Western Cape develops mercury emissions inventory
August 2011, Western Cape, South Africa -The Western Cape Department of Environmental Affairs and Development Planning (D: EA&DP) has developed a mercury emissions inventory of the Province, following the methodology proposed in UNEP’s Toolkit for the Identification and Quantification for Mercury Emissions.
The provincial inventory will feed information into the national inventory, providing examples of the main sources of mercury emissions that can be found at the local level. D:EA&DP identified medical waste incineration, waste water effluent, sludge disposal to land and landfills, coal combustion, dental amalgams and manometers as the most significant sources of mercury in the province. In addition, the Province is also preparing a plan to work on the sound management of these sources of emissions. These activities are part of a project supported by the United States Environmental Protection Agency (US EPA) and On 18-19 August, D:EA&DP held a workshop to present the inventory and an outline of the risk management plan to all stakeholders. The event provided an opportunity to discuss the findings of the inventory and the need to establish partnerships among sectors to implement the risk management plan, aiming to the reduction of adverse effects of mercury to human health and the environment. The workshop included presentations by several experts on the existing initiatives in Western Cape and South Africa for the sound management of mercury. During the workshop, UNITAR shared experiences of other countries that have developed mercury emissions inventories.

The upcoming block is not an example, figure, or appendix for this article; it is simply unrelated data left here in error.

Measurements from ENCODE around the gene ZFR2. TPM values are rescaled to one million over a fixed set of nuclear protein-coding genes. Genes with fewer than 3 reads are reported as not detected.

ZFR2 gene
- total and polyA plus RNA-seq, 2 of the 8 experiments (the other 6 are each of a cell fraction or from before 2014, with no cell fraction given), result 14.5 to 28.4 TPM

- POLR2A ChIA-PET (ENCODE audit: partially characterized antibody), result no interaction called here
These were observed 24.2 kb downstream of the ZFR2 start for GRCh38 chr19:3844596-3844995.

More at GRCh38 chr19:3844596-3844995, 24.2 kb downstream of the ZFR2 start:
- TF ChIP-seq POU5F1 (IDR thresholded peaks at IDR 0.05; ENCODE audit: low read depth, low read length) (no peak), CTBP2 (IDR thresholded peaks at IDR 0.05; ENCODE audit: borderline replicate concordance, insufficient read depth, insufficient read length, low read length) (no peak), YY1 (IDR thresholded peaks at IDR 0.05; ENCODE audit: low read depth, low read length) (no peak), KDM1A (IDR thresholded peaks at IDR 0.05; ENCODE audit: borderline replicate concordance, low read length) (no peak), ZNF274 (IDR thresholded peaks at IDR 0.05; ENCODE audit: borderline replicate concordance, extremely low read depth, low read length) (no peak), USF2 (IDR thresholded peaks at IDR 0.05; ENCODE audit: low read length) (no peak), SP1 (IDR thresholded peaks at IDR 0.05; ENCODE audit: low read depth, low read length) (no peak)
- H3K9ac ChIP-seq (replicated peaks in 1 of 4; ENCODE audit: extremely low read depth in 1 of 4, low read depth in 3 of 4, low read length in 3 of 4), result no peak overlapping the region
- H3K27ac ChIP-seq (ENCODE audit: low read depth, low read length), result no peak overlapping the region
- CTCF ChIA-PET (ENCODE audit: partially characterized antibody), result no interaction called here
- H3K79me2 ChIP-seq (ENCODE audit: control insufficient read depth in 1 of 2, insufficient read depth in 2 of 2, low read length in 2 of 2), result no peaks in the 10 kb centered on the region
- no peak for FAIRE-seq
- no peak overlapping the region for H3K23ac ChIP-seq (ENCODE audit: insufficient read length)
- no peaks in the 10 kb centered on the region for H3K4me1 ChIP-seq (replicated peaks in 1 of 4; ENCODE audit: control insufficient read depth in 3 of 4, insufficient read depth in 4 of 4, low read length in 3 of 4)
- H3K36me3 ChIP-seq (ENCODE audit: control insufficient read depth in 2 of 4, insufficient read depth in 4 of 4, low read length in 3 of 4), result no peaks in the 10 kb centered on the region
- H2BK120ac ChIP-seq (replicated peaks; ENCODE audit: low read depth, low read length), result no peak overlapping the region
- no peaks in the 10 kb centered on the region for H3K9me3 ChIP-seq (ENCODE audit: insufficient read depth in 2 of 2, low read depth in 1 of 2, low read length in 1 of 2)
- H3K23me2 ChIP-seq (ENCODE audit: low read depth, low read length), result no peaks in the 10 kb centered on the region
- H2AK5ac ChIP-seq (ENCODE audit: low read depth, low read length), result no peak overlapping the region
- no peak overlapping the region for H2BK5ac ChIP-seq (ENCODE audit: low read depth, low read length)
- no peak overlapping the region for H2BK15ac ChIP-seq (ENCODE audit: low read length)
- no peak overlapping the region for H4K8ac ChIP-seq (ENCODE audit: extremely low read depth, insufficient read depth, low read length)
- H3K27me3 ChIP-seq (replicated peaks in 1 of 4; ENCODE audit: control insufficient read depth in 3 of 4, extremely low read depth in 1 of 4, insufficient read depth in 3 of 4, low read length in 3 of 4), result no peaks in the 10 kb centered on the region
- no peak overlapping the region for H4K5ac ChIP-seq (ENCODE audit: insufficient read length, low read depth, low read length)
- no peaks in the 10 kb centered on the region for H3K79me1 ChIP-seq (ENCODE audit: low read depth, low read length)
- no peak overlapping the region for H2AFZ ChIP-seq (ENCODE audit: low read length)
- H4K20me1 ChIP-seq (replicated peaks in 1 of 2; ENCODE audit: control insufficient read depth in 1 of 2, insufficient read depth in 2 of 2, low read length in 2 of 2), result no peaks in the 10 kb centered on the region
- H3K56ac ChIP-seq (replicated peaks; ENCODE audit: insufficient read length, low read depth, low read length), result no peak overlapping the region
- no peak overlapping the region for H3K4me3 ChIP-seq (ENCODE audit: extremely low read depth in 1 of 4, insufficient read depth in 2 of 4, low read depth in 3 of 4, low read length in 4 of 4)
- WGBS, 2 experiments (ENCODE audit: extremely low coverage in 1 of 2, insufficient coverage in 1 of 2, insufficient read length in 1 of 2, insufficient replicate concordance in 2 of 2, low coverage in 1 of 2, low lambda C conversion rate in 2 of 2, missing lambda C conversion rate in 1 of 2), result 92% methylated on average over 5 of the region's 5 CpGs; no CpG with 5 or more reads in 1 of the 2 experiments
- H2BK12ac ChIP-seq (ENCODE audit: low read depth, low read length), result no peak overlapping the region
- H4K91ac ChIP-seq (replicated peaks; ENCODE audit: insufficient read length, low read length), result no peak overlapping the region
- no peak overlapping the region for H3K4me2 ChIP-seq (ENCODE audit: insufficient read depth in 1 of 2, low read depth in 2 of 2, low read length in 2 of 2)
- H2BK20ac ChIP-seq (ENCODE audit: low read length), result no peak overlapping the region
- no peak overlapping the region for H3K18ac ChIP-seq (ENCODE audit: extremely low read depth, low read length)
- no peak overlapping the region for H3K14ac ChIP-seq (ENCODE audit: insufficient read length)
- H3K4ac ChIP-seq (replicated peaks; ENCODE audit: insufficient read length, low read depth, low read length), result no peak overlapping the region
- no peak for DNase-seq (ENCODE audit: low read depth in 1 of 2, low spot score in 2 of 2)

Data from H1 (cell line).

The development of mercury emissions inventories based in the standardized methodology of the toolkit enables countries and regions to obtain comparable data on mercury emission sources and the scale of the releases, which helps to establish a global picture and to identify international goals towards mercury sound management. These initiatives follow the recognition of mercury as a chemical of global concern due to its long-range transport in the atmosphere and its significant negative effects on human health and the environment. Data obtained in the inventories is an important contribution to the discussions by the intergovernmental negotiating committee that will develop a global legally binding instrument on mercury, under the auspices of UNEP.